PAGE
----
New Windows 10 Feature Blocks Desktop Apps

Posted on February 27, 2017 by Paul Thurrott in Windows 10 with 70 Comments

New Windows 10 Feature Blocks Desktop Apps

An unannounced new feature in the latest Windows 10 Insider Preview build will let you emulate the rumored Windows 10 Cloud product version and block the installation of desktop apps.

Note: I believe this new feature was first reported by MSPowerUser, but it’s readily visible in build 15042 for anyone to find.

Of course, to see this functionality in action, you need to enable the new feature first. To do so, open Settings (WINKEY + I) and navigate to the new Apps area. In the default view there—Apps & Features—you will see the option in question: Installing apps.

If you open the drop-down menu, you will see the following options: “Allow apps from anywhere” (the default on mainstream Windows 10 versions), “Prefer apps from the Store, but allow apps from anywhere,” and “Allow apps from the Store only.”

(Presumably, Windows 10 Cloud will default to—and require—that last option. But we can only speculate about this unannounced new Windows version at this point.)

So let’s see what these options do.

Prefer apps from the Store, but allow apps from anywhere. With this option enabled, I attempted to download and install Google Chrome using Edge. To its credit, Edge initiates the download without any silliness. But when you attempt to run the installer, you receive the following dialog.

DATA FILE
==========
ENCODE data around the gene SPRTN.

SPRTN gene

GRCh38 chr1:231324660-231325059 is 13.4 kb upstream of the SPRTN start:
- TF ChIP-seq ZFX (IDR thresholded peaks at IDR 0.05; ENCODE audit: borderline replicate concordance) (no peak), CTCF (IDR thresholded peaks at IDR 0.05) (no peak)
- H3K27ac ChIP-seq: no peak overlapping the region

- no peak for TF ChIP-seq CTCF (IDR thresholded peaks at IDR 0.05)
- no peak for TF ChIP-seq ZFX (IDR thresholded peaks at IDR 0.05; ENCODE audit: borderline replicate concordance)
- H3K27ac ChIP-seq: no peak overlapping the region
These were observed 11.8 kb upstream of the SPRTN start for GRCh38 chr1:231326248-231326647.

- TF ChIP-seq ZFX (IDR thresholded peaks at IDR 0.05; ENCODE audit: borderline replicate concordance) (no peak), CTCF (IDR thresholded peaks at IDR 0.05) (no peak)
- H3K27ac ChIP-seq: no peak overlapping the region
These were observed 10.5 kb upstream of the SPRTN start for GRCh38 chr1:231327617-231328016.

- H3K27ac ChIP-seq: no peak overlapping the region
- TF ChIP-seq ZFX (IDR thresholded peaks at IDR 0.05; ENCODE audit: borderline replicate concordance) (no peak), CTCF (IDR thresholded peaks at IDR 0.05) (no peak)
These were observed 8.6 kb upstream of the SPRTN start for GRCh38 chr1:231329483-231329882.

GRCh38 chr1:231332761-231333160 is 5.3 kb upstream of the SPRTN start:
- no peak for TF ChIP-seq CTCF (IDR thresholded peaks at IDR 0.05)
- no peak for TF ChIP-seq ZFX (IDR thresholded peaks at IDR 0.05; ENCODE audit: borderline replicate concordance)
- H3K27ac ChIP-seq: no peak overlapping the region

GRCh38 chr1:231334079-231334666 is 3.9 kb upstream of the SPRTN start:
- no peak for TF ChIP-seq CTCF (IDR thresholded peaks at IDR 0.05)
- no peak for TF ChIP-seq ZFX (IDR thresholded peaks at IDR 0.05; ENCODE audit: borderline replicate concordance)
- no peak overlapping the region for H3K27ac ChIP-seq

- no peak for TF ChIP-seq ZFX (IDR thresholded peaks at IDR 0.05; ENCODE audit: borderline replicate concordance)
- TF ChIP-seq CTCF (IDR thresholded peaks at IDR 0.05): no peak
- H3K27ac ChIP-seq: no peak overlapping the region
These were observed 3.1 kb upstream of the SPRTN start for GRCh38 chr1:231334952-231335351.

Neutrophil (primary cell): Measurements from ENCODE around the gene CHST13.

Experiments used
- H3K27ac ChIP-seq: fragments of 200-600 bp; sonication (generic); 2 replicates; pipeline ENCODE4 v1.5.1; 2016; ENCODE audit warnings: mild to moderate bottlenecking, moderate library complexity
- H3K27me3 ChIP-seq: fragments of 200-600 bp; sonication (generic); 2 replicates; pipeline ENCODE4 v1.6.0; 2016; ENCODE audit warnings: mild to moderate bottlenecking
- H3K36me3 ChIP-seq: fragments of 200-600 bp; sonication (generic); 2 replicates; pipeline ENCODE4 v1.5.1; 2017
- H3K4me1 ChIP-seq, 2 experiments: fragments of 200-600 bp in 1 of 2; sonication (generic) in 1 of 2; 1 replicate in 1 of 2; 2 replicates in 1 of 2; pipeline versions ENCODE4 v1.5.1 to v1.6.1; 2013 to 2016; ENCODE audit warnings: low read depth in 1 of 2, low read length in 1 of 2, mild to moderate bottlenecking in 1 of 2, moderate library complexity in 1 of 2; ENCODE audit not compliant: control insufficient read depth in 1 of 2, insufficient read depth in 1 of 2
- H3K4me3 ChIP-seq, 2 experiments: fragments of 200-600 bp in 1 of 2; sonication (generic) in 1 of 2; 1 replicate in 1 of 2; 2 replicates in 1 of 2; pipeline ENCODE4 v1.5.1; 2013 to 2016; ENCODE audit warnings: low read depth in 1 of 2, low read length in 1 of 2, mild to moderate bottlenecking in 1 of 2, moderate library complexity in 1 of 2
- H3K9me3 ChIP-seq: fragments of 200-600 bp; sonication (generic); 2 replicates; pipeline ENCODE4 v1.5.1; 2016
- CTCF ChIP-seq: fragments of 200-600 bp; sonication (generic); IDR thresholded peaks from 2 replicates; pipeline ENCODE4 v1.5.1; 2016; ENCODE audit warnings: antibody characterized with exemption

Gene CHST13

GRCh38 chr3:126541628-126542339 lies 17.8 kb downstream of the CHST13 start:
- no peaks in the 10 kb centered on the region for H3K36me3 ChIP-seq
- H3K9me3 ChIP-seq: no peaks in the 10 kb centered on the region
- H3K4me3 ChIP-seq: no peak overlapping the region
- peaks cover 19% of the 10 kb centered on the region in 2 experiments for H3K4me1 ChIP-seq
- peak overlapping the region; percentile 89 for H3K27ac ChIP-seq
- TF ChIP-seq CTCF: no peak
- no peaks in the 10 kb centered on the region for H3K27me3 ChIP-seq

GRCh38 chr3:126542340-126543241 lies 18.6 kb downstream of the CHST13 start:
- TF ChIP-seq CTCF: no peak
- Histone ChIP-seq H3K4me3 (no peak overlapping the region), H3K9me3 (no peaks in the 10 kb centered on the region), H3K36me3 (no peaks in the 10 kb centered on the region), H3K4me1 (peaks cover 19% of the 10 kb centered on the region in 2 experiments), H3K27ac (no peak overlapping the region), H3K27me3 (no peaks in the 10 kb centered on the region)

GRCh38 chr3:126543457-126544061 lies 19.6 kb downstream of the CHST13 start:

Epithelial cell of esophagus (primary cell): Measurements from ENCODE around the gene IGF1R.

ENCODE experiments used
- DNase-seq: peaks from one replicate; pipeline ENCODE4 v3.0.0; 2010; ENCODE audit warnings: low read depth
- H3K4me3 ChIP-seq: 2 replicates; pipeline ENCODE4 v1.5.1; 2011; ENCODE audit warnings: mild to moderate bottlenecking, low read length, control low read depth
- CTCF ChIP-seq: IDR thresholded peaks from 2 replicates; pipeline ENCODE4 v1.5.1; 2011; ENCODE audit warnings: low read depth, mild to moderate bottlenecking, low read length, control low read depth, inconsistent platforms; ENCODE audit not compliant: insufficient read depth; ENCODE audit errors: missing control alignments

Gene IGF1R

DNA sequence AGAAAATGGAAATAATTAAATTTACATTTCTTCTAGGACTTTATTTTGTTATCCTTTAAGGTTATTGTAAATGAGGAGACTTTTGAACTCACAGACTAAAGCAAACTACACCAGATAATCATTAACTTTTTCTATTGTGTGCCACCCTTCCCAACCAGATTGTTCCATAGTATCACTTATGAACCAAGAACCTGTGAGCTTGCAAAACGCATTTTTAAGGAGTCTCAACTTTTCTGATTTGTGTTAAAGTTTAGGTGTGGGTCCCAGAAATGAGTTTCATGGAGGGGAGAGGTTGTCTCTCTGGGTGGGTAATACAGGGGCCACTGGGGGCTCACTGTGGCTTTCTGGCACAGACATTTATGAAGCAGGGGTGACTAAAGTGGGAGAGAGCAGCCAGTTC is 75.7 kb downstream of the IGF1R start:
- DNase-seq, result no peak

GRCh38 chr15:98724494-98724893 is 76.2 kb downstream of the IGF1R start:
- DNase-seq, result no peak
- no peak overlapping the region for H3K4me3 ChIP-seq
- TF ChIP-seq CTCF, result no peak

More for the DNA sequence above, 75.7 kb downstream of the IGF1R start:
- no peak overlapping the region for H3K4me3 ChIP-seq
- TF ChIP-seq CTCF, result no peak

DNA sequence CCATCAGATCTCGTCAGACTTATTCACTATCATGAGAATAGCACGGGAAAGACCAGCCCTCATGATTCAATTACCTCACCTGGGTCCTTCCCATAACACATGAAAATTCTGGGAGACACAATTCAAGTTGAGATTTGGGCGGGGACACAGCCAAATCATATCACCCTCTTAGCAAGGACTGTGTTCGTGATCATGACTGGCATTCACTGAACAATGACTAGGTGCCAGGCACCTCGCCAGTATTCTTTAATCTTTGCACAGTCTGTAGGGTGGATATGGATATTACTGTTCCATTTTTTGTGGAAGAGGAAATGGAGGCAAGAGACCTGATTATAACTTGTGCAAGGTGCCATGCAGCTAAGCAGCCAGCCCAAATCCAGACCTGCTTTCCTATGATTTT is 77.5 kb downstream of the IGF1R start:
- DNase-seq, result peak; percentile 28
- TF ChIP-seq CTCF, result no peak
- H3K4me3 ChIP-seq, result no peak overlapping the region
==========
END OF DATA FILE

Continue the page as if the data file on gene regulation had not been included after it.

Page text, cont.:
Allow apps from the Store only. With this option enabled, I attempted to download and install Apple iTunes using Edge. Again, the browser didn’t question the download. But when I ran the installer, the following dialog appeared.

One imagines that this is what Windows 10 Cloud users will always see. But again, that’s speculation.

Speaking of which, I’m curious about the possibility of enabling this functionality on a PC-wide basis. That is, could I as a PC admin configure all user accounts to prefer Store apps or block desktop application entirely? This might be handy for local accounts, like those used by children, for example.

Either way, very interesting.


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